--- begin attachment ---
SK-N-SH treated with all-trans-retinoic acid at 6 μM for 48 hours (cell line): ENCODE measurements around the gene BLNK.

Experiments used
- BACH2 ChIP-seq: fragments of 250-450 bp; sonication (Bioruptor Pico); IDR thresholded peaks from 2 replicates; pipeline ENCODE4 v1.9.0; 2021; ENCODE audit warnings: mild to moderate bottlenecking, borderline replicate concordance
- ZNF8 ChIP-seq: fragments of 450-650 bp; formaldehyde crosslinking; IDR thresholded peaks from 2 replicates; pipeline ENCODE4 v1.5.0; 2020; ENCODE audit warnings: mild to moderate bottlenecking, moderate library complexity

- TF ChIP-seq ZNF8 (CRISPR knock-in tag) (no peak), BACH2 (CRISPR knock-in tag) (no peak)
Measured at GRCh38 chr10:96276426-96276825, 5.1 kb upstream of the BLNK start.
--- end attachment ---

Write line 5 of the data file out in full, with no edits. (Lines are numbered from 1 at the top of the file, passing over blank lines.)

- TF ChIP-seq ZNF8 (CRISPR knock-in tag) (no peak), BACH2 (CRISPR knock-in tag) (no peak)